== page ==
With the New Year ahead, the Stockton Unified School District board will set about the task of unraveling and unpacking the myriad of issues that have plagued the district.
As newly elected board member Donald Donaire sees it, at the forefront of his priorities is ensuring the districts budgets are properly reported, he said.
“We have a $30 million deficit, and we will be working with the county to make sure we address that,” Donaire said.
Re-elected board member Angel Flores agrees that the board needs to be “filled in on the current status of our budget… so we can know what we are working with.”
The board “should not make any major decisions” yet because the new board members need training, Flores said. “We can start working from there. We need to see what the needs are first.”
Much has been made of the new bloc of trustees, dubbed the “reformers,” who many hope will settle the contention that has defined the district. Health care industry leader Sofia Colon defeated Area 6 incumbent Scot McBrian, while Kennetha Stevens defeated Area 7 Zachary Ignacio Avelar. Community educator and advocate Donaire won the Area 5 seat, replacing termed-out Trustee Maria Mendez.
“The way we ran… was very individual,” Donaire said, who disagrees with the reformer label.
Flores agreed that while the newly elected board officials are all individuals, “we all have the same objectives: to remain student centered, transparent and accountable. We all bring different sets of skills to the board.”
Addressing the “superintendent revolving door” will be one of Donaire’s top priorities, he said. “Right now we are considering what routes to take.”
“It’s definitely very high, a top priority,” said Flores, of the search for a permanent superintendent. “We need a strong superintendent who will be able to operate without being micromanaged and educated on the budget and making sure they are hiring people who are qualified in the positions that need to be filled.”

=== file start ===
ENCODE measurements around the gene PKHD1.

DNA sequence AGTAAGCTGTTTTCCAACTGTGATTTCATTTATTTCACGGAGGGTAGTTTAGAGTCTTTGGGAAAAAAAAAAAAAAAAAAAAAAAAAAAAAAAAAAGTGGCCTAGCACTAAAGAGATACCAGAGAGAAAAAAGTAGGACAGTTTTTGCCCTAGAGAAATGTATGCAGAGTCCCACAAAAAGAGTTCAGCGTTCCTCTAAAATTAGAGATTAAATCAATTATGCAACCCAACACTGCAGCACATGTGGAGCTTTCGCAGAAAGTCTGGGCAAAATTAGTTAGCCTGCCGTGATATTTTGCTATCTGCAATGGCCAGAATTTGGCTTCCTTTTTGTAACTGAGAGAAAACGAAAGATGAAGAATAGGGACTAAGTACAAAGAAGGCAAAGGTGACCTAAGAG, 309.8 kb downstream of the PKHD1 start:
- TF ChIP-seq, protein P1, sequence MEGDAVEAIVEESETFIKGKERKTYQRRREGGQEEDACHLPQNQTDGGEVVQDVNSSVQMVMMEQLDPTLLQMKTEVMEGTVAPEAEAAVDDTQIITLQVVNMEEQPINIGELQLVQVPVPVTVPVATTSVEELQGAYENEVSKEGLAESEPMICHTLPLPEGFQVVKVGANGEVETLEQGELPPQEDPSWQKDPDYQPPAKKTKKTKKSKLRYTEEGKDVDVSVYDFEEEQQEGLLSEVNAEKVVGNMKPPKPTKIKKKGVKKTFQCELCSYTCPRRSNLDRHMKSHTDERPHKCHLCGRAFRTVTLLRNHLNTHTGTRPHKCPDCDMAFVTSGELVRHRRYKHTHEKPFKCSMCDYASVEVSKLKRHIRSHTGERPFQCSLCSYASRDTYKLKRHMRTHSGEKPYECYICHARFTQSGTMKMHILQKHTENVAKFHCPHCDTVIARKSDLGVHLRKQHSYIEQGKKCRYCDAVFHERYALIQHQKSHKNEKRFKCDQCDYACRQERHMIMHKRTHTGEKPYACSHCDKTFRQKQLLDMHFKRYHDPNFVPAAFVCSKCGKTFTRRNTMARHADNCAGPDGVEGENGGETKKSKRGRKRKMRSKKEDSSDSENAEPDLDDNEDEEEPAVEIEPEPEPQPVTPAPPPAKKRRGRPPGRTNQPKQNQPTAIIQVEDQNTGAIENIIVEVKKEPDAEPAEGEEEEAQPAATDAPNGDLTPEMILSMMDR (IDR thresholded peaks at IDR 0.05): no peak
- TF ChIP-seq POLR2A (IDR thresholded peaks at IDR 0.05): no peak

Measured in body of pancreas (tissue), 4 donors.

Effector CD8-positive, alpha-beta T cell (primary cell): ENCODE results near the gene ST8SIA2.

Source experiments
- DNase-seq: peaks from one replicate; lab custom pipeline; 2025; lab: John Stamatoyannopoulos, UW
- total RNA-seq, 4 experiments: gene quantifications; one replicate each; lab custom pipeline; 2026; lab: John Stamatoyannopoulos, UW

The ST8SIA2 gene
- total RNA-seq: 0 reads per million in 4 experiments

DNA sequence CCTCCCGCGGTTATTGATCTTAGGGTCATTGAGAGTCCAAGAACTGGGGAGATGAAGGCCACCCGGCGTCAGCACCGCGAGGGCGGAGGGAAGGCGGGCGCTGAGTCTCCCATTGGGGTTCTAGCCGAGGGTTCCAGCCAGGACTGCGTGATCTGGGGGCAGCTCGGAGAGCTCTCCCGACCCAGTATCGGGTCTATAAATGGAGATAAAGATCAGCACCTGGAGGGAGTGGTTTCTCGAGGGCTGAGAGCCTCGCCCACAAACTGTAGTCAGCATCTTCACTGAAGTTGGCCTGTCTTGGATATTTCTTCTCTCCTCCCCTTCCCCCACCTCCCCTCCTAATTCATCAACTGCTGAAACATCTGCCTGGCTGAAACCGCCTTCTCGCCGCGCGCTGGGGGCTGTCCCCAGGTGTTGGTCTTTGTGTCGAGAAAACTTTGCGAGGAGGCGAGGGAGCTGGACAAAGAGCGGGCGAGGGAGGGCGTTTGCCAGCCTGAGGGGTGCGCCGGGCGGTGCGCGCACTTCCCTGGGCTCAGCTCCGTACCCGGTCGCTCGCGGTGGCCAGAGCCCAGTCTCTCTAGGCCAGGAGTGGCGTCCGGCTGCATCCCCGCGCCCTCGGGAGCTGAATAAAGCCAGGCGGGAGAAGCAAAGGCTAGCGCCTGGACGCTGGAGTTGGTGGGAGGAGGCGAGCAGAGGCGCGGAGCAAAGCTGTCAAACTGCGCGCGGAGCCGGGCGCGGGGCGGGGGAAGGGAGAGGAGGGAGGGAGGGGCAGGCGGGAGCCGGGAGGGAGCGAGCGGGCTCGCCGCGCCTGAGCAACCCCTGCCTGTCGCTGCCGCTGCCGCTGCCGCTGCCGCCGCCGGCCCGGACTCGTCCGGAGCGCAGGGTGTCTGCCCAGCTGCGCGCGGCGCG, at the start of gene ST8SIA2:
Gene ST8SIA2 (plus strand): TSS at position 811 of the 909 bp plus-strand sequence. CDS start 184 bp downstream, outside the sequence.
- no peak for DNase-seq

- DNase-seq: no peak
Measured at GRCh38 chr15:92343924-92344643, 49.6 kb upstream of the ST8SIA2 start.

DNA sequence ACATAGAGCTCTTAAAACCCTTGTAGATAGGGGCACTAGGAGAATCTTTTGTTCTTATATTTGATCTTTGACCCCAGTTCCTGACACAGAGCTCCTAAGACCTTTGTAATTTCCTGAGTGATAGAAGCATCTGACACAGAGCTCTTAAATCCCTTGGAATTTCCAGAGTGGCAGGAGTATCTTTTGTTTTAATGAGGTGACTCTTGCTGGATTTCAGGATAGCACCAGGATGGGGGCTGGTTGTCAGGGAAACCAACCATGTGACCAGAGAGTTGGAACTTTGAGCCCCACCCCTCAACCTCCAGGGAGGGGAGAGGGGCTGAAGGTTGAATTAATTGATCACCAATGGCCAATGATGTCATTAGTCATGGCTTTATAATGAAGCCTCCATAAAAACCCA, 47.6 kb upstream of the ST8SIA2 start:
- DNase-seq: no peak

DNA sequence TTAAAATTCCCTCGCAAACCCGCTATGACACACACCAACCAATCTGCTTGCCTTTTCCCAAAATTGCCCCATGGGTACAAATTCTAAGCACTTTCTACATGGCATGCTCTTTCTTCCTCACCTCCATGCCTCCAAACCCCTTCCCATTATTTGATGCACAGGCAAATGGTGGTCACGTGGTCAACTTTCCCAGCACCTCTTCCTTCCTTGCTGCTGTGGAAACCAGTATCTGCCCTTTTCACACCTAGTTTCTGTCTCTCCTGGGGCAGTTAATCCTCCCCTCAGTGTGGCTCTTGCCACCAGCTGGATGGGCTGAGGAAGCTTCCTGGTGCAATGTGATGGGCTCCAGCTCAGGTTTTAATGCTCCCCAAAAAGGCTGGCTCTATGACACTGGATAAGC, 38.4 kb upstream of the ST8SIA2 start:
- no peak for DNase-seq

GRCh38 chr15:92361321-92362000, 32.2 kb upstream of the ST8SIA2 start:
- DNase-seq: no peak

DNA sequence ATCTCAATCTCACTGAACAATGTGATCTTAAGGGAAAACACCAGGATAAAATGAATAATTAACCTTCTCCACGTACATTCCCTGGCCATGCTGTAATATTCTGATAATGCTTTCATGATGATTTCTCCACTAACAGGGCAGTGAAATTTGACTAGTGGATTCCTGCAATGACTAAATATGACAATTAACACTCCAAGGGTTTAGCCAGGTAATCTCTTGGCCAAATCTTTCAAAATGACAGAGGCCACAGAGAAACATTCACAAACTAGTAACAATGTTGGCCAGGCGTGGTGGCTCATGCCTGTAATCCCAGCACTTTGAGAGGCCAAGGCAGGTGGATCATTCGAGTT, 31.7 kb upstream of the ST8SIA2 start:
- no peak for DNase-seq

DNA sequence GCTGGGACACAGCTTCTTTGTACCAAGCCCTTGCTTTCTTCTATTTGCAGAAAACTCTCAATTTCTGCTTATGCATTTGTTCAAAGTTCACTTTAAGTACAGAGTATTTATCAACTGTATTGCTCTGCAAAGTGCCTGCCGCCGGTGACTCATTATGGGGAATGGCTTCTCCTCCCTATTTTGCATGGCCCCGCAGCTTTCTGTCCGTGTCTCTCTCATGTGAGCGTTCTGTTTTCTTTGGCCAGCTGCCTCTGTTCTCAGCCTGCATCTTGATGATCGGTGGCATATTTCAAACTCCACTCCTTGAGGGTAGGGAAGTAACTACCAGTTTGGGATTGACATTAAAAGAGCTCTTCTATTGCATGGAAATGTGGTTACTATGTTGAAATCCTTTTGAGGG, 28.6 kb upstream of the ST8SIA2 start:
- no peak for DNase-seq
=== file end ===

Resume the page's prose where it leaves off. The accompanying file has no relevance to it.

“I think all of us new board members have a big job ahead of us,” said trustee Kennetha Stevens. “It’s about accountability, transparency, and relationships.”
Trustees Cecilia Mendez (Area 1), Ray Zulueta (Area 4) and Sofia Colon (Area 6) did not return calls for comment. Area 3 trustee Alicia Rico declined to comment, stating “I don’t like to talk about that because they didn’t say anything good about the board members.”
The board and the district superintendent do have an elephant in the room to address too.
There are reasons why we are seeing the ramp-up, vile attacks by outlets such as 209 Times against Ms. Flores, Ms. Aranda, all of the newly elected board members and their supporters. Their appointments have angered those whose behind the scene, ‘best-laid plans’ were upset. Grifts and scams are hard to carryout when the focus of qualified people is transparency and accountability in the service of student learning.
What I don’t understand is why a certain 209 Times cofounder is allowed to be a staff member at SUSD while continuing to use the 209 Times platform to cause discord against staff and board members. This is a huge conflict of interest for said co-founder and SUSD. There has to be some sort of legal boundary line that they’re crossing.
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